WSVN — She was an innocent bystander chatting with a group of friends when a gunman opened fire. In just seconds, Denise Tyree lost her life. As Patrick Fraser tells us on tonight’s Out For Justice, detectives need your help in bringing her killer to justice.

Simply put, Denise Tyree was special. Proof? On her last day on Earth, she was thinking about people who would not have a meal that week.

Mary Farrell: “She fed the homeless, and so she had planned to do a Thanksgiving dinner to feed the homeless.”

That wasn’t uncommon. That was Denise Tyree.

Brenda Berkman: “She loved people. She just cared.”

Luis G. recognized that the first time he met Denise.

Luis G.: “Denise was the mother of my daughter, Carmen. I’ve never met before or since anybody like that. That was the girl of my dreams, taken away one night by a coward with a gun.”

That’s right. On Nov. 23, 1998, with Thanksgiving approaching, Denise was standing outside a store in Opa-locka with some friends. A few other people were nearby.

Miami-Dade Police Detective Daniel Aiken: “A white colored vehicle pulled up in front of the location, and a male exited that vehicle armed with an assault rifle and began to fire into the crowd. She was struck immediately.”

The suspect, wearing a ski mask and firing an AK-47, hit three people. Denise was killed. Luis got the call at home.

Luis G.: “I flew out of the house and turned on the radio and it said, ‘Bloodbath in Opa-locka.’ They were already reporting on this.”

Detectives quickly found out why the coward, hiding his face, started firing away.

Detective Daniel Aiken: “They learned there was a dispute going on between several individuals, one of whom usually hangs out at that location, and the individual returned to that location and opened fire into the crowd.”

It happened here 17 years ago. A couple of things are very clear. Denise had nothing to do with the shooter or the people they were after. She just happened to be standing here.

Brenda Berkman: “She wasn’t the target, but she was the one that suffered, and we suffer every day because of that.”

Secondly and also indisputable: Someone, maybe several people in that group outside the store, know who the killer was, but for 17 years, they have been afraid to tell police.”

Detective Daniel Aiken: “Some people fear, because it’s a neighborhood thing and they live there, they fear retaliation. Their families live there. Some people don’t want to get involved, simply, until it hits their front door.”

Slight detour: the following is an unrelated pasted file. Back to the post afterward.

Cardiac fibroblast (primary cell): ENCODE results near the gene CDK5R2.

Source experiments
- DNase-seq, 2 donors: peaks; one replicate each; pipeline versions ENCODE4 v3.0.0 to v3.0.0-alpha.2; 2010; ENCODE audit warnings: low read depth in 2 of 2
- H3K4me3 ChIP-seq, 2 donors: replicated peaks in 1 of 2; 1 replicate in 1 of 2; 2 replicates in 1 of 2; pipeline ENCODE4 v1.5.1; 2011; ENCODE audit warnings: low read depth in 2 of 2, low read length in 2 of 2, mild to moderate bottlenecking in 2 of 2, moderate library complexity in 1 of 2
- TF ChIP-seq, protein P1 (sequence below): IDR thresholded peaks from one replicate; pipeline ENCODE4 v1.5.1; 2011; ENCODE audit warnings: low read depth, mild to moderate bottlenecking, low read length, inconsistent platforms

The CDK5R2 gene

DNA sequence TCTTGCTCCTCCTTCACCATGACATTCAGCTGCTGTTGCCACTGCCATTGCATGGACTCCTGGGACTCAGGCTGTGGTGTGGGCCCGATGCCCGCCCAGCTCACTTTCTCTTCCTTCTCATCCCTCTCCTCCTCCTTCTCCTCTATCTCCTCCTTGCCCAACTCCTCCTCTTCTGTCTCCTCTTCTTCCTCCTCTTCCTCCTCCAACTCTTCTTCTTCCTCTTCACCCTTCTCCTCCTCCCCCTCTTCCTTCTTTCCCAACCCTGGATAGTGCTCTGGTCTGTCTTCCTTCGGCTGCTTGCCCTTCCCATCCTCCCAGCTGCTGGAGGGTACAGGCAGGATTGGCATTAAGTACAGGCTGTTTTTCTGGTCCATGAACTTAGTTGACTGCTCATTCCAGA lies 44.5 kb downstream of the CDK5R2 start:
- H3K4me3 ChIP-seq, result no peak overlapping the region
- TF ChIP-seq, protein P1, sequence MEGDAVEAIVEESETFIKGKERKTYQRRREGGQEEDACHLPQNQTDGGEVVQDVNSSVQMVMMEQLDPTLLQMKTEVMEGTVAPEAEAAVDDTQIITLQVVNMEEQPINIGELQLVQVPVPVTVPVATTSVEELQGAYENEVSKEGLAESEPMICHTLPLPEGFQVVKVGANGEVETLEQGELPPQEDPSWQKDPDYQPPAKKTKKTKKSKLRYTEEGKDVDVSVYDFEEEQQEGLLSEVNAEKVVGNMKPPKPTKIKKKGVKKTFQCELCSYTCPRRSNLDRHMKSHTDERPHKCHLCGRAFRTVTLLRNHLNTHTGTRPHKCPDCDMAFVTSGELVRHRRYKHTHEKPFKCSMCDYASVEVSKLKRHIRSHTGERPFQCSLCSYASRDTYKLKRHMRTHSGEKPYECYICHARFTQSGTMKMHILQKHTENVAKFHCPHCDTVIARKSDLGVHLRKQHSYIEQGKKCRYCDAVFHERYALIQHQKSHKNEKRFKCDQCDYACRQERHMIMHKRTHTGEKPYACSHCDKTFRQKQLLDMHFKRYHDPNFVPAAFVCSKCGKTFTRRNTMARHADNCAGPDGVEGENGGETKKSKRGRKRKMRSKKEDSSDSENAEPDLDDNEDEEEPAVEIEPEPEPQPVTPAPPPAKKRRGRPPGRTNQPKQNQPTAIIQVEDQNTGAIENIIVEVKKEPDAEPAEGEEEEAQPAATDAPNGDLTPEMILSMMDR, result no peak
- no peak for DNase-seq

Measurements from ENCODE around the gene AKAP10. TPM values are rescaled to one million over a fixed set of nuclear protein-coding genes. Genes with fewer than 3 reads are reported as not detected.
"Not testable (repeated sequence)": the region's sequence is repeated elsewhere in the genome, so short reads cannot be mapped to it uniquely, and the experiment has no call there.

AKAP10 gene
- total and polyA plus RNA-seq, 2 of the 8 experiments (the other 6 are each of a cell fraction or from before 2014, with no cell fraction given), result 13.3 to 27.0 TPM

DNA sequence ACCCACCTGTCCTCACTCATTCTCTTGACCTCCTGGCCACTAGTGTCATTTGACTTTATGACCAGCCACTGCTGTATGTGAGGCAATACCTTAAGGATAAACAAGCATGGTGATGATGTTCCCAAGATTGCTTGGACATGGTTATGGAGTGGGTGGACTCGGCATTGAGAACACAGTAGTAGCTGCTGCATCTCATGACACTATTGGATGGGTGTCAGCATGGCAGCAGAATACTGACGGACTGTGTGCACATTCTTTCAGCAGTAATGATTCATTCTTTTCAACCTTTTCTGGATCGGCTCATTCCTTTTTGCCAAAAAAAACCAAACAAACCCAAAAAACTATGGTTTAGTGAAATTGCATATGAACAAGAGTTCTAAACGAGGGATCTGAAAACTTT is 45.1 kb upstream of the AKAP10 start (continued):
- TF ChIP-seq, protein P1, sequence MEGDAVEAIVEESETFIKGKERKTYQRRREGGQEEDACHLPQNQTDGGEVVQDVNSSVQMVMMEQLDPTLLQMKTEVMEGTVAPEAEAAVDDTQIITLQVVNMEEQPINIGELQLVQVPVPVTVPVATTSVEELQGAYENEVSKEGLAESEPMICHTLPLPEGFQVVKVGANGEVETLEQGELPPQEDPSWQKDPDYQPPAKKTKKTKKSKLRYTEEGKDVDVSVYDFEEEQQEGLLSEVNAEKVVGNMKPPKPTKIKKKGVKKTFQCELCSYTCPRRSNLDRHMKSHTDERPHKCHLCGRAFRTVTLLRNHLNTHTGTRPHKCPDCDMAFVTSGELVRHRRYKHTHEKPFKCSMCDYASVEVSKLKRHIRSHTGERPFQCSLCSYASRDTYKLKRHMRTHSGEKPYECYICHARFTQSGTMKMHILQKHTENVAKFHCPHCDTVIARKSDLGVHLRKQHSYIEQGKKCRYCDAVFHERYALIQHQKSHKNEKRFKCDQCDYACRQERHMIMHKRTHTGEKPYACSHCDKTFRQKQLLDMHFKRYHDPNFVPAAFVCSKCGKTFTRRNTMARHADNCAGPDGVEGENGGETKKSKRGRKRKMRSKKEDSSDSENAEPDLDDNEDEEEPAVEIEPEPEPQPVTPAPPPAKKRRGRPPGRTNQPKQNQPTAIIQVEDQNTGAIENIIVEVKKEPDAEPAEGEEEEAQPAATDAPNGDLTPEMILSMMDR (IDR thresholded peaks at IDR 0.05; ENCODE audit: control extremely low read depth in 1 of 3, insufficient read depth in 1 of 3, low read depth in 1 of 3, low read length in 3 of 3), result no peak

It hit Luis’ front door that day, and the pain keeps banging away.

Luis G. “It’s been ’98 to now. Seventeen years, and it still burns the same the pain because the world lost a great human being that day. She had passed away. She had passed away. She had lost her life at the hand of some thoughtless, despicable human being.”

If someone killed your loved one, you would be furious, angry. But Denise was a loving, caring person, just like her mother, who wants the killer caught. But…

Mary Farrell: “I had one detective ask me, if I found him, would I want him to get the chair? I’m not like that. I know what it’s like to lose a child, so I wouldn’t want to put that mother through anything like that.”

Remember that Thanksgiving dinner Denise was going to cook for the homeless in 1998? It still got cooked. While Denise was laying in a casket, her mother did it for her.

Mary Farrell: “I’m in the kitchen cooking and crying, saying, ‘You supposed to be here to cook this food, not me!’ So, it was kind of rough.”

Rough, painful, horrible. Seventeen years have passed. It’s time to make that call to point the finger at the man in the ski mask who killed a young woman who cared so much for so many.

Mary Farrell: “Her life meant something.”

Pick up the phone and call Miami-Dade Crime Stoppers. It’s now the time.

And if you have lost a loved one and want to let people know you are still out for justice, give us a call. With this Out For Justice, I’m Patrick Fraser, 7News.

Miami-Dade: 305-598-HELP (4357)
Broward: 954-796-HELP (4357)

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